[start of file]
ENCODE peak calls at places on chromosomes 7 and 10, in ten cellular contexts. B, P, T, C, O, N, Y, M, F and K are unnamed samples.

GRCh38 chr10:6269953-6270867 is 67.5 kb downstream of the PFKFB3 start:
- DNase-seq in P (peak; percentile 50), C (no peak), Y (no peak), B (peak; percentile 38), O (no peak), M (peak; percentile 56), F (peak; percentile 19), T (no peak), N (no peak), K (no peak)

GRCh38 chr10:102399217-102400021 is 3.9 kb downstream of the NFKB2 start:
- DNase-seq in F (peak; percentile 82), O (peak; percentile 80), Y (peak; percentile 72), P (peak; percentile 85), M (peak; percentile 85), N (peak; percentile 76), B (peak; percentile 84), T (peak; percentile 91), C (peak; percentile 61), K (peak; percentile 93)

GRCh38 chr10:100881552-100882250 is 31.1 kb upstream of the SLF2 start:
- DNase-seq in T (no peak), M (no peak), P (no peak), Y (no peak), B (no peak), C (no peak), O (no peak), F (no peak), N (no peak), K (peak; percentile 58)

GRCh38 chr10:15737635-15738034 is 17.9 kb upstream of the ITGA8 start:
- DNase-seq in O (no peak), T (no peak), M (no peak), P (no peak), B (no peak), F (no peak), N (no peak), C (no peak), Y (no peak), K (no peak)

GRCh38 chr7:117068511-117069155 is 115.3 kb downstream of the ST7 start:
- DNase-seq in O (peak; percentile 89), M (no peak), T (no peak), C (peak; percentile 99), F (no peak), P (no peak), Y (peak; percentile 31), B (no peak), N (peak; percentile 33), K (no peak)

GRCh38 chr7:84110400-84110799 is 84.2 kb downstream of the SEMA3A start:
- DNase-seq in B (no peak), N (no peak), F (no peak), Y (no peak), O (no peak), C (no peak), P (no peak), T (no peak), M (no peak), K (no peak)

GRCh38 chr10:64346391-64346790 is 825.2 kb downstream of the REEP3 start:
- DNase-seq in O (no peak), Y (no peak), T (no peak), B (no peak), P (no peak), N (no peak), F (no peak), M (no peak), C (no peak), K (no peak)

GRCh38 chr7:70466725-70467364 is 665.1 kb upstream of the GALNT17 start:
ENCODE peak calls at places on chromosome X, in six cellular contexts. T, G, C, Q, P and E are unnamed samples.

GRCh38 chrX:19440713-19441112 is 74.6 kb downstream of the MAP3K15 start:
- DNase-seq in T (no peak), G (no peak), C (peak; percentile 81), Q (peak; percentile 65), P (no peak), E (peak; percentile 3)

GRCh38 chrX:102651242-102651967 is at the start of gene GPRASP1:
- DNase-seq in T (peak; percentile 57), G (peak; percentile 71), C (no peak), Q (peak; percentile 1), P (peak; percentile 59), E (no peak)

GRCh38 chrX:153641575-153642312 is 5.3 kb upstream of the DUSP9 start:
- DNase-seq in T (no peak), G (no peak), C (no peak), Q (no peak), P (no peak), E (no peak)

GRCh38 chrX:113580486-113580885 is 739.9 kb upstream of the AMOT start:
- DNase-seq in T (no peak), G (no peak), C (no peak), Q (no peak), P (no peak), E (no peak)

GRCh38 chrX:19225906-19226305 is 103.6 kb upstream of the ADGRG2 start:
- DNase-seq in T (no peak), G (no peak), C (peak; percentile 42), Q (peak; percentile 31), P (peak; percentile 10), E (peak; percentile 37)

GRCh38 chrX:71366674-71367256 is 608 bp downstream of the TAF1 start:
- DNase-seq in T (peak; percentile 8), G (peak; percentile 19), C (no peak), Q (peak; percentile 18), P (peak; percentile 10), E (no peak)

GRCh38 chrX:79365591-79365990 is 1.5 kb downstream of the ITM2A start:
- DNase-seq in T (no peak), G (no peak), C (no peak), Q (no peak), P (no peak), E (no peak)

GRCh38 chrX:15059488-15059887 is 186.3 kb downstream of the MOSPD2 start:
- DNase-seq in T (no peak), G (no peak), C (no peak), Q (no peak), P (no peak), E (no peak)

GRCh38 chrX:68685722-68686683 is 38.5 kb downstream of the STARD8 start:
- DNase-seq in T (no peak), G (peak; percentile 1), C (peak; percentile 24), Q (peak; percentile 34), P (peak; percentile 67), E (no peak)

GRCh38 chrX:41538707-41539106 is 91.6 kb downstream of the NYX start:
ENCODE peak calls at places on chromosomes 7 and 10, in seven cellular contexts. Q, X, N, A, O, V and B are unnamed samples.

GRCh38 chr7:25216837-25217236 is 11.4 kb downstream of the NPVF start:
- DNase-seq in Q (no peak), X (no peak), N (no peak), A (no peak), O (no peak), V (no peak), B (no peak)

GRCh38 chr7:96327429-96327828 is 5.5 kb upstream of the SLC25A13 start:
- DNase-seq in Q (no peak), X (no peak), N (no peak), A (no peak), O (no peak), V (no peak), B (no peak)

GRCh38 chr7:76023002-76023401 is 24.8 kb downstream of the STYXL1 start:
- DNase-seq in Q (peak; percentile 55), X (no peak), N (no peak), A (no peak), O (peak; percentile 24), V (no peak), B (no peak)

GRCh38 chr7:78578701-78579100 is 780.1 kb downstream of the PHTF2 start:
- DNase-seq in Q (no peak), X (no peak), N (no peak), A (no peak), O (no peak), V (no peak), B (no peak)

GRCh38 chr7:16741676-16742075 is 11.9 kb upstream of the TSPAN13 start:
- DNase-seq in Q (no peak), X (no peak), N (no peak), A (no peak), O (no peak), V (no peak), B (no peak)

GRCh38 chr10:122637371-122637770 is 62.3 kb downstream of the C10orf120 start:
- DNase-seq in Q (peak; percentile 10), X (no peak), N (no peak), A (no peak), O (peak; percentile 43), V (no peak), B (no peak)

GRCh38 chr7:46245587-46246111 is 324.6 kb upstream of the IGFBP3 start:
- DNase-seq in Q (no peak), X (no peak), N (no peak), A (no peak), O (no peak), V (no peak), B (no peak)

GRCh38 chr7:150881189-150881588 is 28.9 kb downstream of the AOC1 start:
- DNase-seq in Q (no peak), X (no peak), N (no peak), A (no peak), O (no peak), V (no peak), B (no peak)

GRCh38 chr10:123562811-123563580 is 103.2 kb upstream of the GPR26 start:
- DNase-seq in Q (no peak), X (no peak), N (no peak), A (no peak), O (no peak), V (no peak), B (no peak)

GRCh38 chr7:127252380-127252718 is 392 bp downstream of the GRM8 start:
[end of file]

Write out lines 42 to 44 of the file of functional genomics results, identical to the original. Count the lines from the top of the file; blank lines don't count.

GRCh38 chr7:76023002-76023401 is 24.8 kb downstream of the STYXL1 start:
- DNase-seq in Q (peak; percentile 55), X (no peak), N (no peak), A (no peak), O (peak; percentile 24), V (no peak), B (no peak)

GRCh38 chr7:78578701-78579100 is 780.1 kb downstream of the PHTF2 start: